Certificates in authentik are used for the following use cases:
- Signing and verifying SAML Requests and Responses
- Signing JSON Web Tokens for OAuth and OIDC
- Connecting to remote docker hosts using the Docker integration
- Verifying LDAP Servers' certificates
- Encrypting outposts's endpoints
Every authentik install generates a self-signed certificate on the first start. The certificate is called authentik Self-signed Certificate and is valid for 1 year.
This certificate is generated to be used as a default for all OAuth2/OIDC providers, as these don't require the certificate to be configured on both sides (the signature of a JWT is validated using the JWKS URL).
This certificate can also be used for SAML Providers/Sources, just keep in mind that the certificate is only valid for a year. Some SAML applications require the certificate to be valid, so they might need to be rotated regularly.
For SAML use-cases, you can generate a Certificate that's valid for longer than 1 year, on your own risk.
To use externally managed certificates, for example generated with certbot or HashiCorp Vault, you can use the discovery feature.
The docker-compose installation maps a
certs directory to
/certs, you can simply use this as an output directory for certbot.
For Kubernetes, you can map custom secrets/volumes under
You can also bind mount single files into the folder, as long as they fall under this naming schema.
Files in the root directory will be imported based on their filename.
/foo.pemWill be imported as the keypair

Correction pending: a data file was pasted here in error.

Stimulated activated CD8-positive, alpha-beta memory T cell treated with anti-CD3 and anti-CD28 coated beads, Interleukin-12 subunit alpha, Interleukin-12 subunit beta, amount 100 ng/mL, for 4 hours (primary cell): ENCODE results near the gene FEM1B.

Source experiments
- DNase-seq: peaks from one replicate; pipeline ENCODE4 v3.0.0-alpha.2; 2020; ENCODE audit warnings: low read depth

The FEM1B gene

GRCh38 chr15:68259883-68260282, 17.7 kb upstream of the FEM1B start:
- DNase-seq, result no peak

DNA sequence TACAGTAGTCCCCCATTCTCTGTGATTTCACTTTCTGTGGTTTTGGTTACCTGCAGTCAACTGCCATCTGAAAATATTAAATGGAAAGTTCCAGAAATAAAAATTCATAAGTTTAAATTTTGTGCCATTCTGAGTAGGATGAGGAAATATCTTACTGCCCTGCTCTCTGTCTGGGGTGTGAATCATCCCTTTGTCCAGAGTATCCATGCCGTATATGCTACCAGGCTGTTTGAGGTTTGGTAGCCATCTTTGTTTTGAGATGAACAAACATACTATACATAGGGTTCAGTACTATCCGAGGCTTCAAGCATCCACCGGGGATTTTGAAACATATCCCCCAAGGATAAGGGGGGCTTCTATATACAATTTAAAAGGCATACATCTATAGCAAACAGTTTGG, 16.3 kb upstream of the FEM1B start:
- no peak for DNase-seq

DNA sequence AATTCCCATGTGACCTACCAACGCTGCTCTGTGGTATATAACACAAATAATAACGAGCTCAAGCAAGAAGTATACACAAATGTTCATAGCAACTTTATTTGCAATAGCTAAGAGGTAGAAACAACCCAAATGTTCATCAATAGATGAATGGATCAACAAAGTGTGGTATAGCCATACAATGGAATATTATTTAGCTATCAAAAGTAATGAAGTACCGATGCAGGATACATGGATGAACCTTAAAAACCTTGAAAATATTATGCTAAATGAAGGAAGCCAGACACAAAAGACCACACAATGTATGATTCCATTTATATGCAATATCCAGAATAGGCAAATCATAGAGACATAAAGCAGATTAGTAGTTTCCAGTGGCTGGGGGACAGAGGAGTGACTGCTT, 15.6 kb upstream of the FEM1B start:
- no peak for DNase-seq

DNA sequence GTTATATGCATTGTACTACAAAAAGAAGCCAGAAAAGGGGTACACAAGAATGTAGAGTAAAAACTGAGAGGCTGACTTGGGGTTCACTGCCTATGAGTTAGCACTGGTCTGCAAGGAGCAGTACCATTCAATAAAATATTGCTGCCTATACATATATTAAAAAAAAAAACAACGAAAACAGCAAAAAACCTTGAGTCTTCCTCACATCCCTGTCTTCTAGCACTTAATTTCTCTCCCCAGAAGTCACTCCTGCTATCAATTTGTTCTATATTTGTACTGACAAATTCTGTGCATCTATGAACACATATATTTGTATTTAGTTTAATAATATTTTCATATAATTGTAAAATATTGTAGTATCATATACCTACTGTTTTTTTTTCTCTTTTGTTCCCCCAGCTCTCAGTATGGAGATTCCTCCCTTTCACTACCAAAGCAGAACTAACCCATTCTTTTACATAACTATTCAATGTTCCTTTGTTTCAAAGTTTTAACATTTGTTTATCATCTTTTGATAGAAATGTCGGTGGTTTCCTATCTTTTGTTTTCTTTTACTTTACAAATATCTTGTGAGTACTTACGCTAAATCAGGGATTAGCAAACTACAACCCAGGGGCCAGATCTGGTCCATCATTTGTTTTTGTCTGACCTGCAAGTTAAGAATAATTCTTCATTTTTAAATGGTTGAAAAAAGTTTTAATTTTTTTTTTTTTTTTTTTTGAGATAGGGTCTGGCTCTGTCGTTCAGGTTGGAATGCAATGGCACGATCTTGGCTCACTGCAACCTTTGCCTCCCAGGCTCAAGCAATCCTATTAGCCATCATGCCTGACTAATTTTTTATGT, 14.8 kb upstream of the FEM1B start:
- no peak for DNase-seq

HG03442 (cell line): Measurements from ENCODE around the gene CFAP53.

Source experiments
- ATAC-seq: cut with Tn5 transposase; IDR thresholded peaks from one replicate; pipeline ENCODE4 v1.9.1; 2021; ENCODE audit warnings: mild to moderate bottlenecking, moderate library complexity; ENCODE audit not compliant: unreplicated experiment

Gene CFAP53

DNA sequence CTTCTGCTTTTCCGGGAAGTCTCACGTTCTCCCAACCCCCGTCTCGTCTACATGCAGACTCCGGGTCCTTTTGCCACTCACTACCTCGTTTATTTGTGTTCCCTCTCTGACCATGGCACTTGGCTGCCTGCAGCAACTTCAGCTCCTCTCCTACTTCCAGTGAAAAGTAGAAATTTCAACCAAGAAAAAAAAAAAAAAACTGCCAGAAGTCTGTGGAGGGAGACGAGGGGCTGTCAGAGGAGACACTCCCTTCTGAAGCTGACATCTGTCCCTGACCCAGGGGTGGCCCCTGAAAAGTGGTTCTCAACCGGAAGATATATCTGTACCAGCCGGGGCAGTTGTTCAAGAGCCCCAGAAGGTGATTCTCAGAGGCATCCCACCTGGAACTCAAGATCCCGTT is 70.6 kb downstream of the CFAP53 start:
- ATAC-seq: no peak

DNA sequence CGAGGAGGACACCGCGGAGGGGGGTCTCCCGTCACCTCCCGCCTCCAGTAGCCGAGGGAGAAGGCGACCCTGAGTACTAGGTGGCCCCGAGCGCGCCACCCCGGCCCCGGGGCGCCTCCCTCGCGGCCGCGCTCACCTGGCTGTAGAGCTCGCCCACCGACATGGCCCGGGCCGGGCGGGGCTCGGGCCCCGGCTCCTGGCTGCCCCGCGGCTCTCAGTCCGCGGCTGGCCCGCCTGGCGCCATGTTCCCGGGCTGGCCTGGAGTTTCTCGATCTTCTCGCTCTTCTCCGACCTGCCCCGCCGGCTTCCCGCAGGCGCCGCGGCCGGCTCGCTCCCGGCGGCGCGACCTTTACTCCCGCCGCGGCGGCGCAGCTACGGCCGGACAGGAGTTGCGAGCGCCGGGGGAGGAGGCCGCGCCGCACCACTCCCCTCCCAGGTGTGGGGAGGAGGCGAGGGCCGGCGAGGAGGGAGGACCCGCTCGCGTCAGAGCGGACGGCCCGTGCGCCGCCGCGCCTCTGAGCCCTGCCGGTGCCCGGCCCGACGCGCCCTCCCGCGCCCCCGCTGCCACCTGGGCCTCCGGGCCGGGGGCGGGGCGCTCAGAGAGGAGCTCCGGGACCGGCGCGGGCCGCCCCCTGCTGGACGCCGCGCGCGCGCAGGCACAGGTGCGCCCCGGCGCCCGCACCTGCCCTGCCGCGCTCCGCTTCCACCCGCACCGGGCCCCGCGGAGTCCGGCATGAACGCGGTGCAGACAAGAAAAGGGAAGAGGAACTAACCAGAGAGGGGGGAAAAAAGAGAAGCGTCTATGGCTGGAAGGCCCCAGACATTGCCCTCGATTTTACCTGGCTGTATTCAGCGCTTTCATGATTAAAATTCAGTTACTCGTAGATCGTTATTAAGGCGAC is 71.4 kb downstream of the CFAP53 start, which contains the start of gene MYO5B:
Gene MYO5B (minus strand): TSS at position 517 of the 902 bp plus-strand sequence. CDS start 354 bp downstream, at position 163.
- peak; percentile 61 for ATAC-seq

foo. Based on its content its either imported as certificate or private key.
PRIVATE KEYit will imported as private key.
Otherwise it will be imported as certificate.
If the file is called
privkey.pem(the output naming of certbot), they will get the name of the parent folder.
Files can be in any arbitrary file structure, and can have any extension.
If the path contains
archive, the files will be ignored (to better support certbot setups).
│ └── bar.baz
│ ├── fullchain.pem
│ └── privkey.pem
│ ├── fullchain.pem
│ └── privkey.pem
Files are checked every 5 minutes, and will trigger an Outpost refresh if the files differ.
Starting with authentik 2022.9, you can also import certificates with any folder structure directly. To do this, run the following command within the worker container:
ak import_certificate --certificate /certs/mycert.pem --private-key /certs/something.pem --name test
# --private-key can be omitted to only import a certificate, i.e. to trust other connections
# ak import_certificate --certificate /certs/othercert.pem --name test2
This will import the certificate into authentik under the given name. This command is idempotent, meaning you can run it via a cron-job and authentik will only update the certificate when it changes.
Starting with authentik 2021.12.4, you can configure the certificate authentik uses for its core webserver. For most deployments this will not be relevant and reverse proxies are used, but this can be used to create a very compact and self-contained authentik install.
To use let's encrypt certificates with this setup, using certbot, you can use this compose override (create or edit a file called
docker-compose.override.yml in the same folder as the authentik docker-compose file)
# Variables depending on DNS Plugin
- -m your.email@company
- -d authentik.company
# Again, match with your provider
docker-compose up -d, which will start certbot and generate your certificate. Within a few minutes, you'll see the certificate in your authentik interface. (If the certificate does not appear, restart the worker container. This is caused by incompatible permissions set by certbot).
Navigate to System -> Tenants, edit any tenant and select the certificate of your choice.
Keep in mind this certbot container will only run once, but there are a variety of ways to schedule regular renewals.